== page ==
WASHINGTON — U.S. banks made $34.5 billion in profit from April through June, a nearly 21% improvement from a year earlier, though down slightly from the industry's first-quarter results, the Federal Deposit Insurance Corp. said.
It marked the 12th straight quarter of year-over-year improvement in profits among FDIC-insured banks, the agency said Tuesday. Those banks posted a combined $35.3 billion in profit in the first quarter.
"The banking industry continued to make gradual but steady progress toward recovery in the second quarter," FDIC acting Chairman Martin J. Gruenberg said.
Just 15 FDIC-insured banks failed in the second quarter, the smallest number since the fourth quarter of 2008, when the effects of the financial crisis were just starting to be felt.
The number of so-called problem institutions — banks in danger of failing — dropped to 732 from 772 in the first quarter. It was the fifth straight quarterly decline and the lowest figure since the end of 2009.
The number of problem institutions was about 10% of the 7,246 banks insured by the FDIC.
Profit growth in the second quarter was driven by larger banks. The 107 institutions with more than $10 billion in assets accounted for about 77% of the industry's overall profits.
The industry's improvement has come as banks set aside less money to cover losses on their loans. Banks set aside $14.2 billion for loan losses in the second quarter of 2011, the smallest amount in five years. The figure was down 26.2% compared with a year earlier.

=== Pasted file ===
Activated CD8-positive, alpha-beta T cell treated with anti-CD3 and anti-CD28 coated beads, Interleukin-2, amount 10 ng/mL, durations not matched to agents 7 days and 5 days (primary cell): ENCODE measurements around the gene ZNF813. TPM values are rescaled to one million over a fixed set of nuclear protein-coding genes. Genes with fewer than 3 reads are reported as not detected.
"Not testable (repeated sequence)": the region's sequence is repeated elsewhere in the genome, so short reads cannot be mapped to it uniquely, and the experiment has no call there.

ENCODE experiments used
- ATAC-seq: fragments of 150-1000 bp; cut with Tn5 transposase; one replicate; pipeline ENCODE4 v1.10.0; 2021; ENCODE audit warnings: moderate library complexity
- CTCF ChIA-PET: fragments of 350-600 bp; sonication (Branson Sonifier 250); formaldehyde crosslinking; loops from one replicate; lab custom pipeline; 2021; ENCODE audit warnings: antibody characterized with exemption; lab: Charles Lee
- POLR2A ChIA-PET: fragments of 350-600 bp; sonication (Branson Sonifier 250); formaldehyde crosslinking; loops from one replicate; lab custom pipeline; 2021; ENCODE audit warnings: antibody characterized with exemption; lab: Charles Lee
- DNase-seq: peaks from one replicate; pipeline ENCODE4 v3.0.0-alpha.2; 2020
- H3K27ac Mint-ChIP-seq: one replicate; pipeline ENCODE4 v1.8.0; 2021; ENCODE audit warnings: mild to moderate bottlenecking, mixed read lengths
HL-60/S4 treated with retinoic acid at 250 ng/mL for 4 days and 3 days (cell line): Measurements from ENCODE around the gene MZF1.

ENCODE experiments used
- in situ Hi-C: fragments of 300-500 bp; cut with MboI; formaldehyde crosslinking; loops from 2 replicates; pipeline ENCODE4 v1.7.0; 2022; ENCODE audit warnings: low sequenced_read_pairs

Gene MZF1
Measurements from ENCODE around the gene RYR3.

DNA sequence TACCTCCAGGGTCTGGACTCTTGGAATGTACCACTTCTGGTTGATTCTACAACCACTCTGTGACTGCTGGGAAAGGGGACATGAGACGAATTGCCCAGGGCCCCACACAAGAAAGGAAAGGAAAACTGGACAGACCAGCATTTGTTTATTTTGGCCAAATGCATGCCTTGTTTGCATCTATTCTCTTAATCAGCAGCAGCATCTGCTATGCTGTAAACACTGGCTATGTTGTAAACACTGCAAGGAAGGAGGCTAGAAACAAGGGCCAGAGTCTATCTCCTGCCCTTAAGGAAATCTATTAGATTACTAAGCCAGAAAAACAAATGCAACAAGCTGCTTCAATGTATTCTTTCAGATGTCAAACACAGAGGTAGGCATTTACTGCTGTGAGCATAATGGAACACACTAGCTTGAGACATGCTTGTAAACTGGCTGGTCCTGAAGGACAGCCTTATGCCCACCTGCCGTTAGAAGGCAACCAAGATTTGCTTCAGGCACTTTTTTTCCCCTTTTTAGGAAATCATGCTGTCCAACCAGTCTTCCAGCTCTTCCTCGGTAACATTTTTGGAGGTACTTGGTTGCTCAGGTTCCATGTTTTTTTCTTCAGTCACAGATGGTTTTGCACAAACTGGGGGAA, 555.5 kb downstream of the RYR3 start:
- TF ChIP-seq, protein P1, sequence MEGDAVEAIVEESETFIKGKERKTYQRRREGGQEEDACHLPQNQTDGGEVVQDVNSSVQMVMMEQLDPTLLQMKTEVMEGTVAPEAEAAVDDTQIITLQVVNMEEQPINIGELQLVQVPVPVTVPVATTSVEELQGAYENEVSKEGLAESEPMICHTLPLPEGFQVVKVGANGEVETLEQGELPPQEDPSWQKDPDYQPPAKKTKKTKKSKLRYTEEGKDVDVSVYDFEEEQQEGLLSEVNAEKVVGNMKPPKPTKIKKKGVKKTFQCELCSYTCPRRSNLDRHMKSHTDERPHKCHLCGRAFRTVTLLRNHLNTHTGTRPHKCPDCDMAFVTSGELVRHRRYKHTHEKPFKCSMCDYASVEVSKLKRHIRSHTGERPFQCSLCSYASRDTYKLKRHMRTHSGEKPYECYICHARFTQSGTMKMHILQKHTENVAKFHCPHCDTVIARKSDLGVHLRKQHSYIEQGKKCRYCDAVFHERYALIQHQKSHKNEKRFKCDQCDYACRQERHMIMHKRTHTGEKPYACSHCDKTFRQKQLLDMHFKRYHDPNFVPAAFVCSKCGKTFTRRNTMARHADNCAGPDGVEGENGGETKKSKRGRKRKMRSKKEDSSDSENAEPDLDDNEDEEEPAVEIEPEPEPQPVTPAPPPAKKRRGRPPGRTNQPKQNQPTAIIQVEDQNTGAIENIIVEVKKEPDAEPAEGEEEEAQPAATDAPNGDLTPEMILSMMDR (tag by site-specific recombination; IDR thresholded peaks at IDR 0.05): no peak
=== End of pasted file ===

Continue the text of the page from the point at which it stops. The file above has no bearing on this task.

Banks have become less cautious about lending, making more loans in the second quarter — a 1.4% increase in loan balances to $102 billion, compared with a year earlier. The rise came after a decrease in the first quarter.
"This quarter's return to loan growth is an encouraging development, but we will have to wait and see if the trend toward increased lending can be sustained," Gruenberg said.
The April-through-June period marked the fourth time in the last five quarters that loan balances rose.
"Banks continue to aggressively seek out business loans, and our industry's double-digit lending growth over the last year is a testament to those efforts," said James Chessen, chief economist for the American Bankers Assn., noting that business lending was up 15.1% in the second quarter compared with the previous year.
But Chessen said the growth might not continue.
"Our business customers are telling us that they are hesitant to expand or take on more debt in today's uncertain environment," he said, referring to continued economic problems in Europe and the potential for tax increases and government spending cuts in the U.S. early next year.